Harry Markopolos is the independent financial fraud investigator, who, over a period of nine years, tracked Bernie Madoff's $50-billion Ponzi scheme, screaming to the heavens when no one would listen. Testifying this morning before the House Financial Services Committee, he took an opportunity to speak directly to the Russian mafia and other organized crime figures who lost billions when Madoff's hedge fund imploded. "I'm the good guy here!" he said, eager to have them understand that he was only protecting their investments from a financial predator. Madoff's victims in the US tended to be Jewish ("Ponzi schemes are first and foremost an affinity fraud," says Markopolos), whereas overseas he preyed on mafiosi, royal families, blue-blooded aristocrats, and the nouveaux riche. (It's interesting to note that his victims also indirectly included Iraqi refugees.)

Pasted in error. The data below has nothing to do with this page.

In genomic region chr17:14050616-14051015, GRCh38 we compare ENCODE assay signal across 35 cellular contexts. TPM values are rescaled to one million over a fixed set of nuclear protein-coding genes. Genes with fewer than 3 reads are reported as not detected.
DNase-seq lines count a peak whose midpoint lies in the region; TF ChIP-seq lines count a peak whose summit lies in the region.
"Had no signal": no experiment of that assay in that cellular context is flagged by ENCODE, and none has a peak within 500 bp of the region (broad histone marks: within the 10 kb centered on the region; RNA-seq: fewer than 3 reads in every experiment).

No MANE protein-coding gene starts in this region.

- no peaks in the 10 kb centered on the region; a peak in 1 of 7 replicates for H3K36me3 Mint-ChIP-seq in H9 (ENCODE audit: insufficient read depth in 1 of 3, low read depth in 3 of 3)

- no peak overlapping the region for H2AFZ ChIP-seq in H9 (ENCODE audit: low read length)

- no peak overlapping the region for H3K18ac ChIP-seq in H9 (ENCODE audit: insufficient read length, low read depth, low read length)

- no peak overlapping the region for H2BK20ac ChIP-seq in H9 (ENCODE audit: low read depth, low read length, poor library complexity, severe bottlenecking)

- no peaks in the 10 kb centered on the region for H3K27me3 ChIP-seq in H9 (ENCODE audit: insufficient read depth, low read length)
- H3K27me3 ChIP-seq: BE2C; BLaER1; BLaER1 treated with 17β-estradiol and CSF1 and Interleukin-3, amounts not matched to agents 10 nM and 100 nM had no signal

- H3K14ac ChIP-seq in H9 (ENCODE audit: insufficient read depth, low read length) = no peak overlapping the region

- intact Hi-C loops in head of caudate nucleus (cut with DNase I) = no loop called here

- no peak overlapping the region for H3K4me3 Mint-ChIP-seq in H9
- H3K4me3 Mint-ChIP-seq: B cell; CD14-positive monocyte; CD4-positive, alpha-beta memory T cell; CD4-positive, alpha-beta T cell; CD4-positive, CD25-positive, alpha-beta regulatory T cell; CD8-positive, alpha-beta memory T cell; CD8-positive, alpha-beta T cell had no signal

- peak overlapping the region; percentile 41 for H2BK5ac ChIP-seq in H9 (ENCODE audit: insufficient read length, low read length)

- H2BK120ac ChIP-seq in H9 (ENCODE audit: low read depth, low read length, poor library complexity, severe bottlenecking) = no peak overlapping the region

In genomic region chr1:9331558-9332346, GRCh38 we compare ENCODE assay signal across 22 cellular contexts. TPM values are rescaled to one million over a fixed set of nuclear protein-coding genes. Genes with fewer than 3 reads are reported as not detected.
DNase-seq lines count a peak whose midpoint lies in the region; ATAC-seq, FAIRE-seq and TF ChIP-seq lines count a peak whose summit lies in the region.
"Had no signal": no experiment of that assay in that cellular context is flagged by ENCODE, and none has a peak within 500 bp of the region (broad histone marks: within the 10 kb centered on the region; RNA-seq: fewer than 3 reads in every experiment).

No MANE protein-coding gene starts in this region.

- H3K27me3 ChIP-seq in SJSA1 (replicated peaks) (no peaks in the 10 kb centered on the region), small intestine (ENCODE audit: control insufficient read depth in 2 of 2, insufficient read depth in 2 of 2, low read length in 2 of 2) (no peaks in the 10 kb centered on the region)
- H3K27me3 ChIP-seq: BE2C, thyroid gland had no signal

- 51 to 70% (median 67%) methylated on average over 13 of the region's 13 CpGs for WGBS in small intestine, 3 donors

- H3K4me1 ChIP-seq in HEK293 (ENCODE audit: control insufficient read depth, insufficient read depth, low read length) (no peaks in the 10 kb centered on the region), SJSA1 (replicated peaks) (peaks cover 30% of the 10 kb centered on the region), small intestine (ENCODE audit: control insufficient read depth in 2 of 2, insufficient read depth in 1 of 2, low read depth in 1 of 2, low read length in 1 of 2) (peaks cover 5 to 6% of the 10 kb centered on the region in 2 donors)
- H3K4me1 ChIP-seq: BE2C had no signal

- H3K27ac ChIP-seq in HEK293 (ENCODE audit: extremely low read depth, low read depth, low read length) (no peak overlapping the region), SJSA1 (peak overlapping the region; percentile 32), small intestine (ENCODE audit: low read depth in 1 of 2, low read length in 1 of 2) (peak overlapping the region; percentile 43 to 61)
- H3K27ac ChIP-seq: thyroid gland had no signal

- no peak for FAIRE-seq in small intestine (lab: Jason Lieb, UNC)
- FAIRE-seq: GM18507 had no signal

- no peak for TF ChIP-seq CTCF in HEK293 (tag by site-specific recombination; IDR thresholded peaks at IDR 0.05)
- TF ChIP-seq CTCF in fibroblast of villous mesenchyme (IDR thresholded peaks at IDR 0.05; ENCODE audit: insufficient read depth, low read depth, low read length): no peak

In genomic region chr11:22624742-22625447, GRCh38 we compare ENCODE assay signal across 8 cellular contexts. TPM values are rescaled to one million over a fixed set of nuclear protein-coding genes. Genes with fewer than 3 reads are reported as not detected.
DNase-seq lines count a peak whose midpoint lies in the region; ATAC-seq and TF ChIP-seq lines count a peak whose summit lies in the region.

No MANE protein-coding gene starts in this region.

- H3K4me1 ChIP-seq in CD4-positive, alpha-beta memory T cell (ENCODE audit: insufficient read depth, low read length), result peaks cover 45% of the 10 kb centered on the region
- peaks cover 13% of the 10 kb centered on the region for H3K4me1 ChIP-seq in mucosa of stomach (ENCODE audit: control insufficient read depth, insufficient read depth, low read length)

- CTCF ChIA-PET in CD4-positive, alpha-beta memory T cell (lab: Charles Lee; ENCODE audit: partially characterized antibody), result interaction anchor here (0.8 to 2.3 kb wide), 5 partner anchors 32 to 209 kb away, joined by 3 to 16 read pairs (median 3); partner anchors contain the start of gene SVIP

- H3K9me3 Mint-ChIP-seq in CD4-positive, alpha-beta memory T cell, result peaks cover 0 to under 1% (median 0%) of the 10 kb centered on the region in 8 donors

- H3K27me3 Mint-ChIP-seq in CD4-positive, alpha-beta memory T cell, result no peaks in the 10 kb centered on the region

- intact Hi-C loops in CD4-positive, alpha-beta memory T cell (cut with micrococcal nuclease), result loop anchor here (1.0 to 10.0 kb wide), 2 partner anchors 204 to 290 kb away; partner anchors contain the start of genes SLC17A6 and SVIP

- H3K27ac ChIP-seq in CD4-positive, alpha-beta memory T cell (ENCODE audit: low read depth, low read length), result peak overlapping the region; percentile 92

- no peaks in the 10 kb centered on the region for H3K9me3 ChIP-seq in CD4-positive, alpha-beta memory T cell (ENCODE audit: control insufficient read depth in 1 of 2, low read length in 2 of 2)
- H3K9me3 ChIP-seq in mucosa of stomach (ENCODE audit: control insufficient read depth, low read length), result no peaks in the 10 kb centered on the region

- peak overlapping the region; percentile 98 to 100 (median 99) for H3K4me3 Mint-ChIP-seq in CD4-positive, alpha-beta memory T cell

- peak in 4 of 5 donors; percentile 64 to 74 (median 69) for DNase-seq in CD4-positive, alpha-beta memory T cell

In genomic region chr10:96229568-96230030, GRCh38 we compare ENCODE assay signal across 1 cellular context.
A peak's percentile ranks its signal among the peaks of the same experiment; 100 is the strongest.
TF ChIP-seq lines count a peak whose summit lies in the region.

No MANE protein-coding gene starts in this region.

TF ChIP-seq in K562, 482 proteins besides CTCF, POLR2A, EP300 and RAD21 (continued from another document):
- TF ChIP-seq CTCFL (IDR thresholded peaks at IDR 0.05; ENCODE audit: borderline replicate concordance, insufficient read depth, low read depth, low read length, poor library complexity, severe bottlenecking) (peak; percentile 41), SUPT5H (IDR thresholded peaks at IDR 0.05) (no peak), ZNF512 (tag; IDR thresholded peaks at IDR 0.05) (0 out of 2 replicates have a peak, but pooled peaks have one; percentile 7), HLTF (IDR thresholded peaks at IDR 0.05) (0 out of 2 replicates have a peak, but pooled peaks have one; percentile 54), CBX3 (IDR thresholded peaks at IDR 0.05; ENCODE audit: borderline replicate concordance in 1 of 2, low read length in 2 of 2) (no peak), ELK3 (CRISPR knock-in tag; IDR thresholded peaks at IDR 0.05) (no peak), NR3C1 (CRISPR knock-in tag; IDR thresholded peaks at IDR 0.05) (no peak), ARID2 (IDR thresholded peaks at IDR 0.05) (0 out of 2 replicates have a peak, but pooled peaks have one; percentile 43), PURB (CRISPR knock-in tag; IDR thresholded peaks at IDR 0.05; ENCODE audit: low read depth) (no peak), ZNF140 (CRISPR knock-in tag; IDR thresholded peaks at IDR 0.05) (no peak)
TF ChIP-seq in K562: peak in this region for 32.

Markopolos is used to living with danger. A former Army Special Forces operator, he told Congress that he and his small team of volunteers have all feared for their lives at various points during almost a decade of building a case against Madoff. His testimony (.pdf) reads like a John le Carré spy novel, detailing how he and three other independent investigators secretly conspired against huge odds and physical dangers to bring down one of the worst white-collar criminals in American history. "If Mr. Madoff was already facing life in prison, there was little to no downside for him to remove any such threat," Markopolos said. "Neither my team nor I had any personal knowledge of Mr. Madoff or his psychological make up. As such we had only the conclusions of our investigation into his fund to surmise of what he may have been capable. We did know, however, that he was one of the most powerful men on Wall Street and in a position to easily end our careers or worse."